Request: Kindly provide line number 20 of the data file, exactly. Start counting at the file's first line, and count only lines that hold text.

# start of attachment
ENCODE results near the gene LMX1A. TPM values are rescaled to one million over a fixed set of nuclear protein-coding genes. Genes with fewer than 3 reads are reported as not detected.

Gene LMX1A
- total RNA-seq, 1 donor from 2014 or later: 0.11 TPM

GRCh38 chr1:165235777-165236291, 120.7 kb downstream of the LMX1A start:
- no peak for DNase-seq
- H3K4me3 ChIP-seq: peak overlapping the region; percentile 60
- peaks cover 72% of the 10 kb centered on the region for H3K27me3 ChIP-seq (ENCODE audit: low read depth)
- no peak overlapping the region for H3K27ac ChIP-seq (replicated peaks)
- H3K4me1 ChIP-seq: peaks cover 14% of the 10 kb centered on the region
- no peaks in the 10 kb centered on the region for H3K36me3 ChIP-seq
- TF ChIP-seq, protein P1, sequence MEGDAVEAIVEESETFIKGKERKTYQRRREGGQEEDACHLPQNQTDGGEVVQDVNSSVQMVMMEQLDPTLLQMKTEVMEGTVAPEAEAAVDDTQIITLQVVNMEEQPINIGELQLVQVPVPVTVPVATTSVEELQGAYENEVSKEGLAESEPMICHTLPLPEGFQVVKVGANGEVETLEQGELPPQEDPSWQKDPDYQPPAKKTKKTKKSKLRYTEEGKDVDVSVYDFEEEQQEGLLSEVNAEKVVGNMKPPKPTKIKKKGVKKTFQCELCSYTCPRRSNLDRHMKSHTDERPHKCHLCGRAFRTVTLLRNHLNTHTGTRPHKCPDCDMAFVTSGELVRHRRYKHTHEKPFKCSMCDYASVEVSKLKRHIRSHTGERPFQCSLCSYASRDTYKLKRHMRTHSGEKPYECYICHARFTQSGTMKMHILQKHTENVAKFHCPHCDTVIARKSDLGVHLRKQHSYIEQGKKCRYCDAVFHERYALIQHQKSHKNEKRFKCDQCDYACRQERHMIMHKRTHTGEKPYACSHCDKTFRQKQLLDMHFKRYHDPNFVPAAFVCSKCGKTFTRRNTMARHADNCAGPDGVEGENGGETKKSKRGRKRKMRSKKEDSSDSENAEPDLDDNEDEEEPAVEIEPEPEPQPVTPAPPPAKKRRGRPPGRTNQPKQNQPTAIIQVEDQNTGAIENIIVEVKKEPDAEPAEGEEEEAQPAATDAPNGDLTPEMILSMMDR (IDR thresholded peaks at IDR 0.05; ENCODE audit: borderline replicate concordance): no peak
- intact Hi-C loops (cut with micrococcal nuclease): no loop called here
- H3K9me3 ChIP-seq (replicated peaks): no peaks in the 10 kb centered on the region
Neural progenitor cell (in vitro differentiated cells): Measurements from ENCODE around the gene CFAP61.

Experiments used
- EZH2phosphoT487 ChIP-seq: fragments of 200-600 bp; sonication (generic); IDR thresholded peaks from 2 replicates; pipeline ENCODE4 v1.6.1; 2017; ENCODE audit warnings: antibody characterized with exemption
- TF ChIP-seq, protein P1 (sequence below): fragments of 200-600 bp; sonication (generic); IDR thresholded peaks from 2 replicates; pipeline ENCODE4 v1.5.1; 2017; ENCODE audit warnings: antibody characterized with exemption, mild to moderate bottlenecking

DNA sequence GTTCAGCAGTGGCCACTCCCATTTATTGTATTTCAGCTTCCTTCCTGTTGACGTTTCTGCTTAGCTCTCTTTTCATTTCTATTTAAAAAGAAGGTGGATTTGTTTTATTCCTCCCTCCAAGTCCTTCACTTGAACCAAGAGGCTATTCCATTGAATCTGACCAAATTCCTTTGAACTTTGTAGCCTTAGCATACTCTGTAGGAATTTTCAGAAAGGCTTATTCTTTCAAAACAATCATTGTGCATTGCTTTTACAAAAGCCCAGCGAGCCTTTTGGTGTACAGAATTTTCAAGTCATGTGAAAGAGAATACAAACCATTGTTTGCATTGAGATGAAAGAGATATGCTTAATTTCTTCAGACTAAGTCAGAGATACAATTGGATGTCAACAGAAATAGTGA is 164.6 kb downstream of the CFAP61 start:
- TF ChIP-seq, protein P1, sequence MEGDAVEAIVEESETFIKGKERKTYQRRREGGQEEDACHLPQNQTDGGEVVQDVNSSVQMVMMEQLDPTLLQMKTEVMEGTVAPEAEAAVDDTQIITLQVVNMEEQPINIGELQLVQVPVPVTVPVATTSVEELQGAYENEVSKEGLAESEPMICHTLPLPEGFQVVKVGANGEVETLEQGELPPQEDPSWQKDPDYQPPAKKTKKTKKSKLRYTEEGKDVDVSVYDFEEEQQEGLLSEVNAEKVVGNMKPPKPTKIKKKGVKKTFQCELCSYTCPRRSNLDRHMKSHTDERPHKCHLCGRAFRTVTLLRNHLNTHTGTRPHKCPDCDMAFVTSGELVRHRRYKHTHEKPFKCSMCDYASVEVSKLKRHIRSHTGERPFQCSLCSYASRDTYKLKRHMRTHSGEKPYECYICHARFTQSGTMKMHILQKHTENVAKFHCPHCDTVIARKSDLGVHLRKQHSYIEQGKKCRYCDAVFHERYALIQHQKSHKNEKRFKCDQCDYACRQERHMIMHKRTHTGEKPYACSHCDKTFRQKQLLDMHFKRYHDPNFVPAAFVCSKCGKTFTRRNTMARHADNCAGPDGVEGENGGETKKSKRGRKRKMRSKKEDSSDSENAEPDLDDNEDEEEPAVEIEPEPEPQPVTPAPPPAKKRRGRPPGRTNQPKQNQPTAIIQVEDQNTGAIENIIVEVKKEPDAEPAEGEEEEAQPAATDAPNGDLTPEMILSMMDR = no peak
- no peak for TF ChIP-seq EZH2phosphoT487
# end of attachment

- no peak for TF ChIP-seq EZH2phosphoT487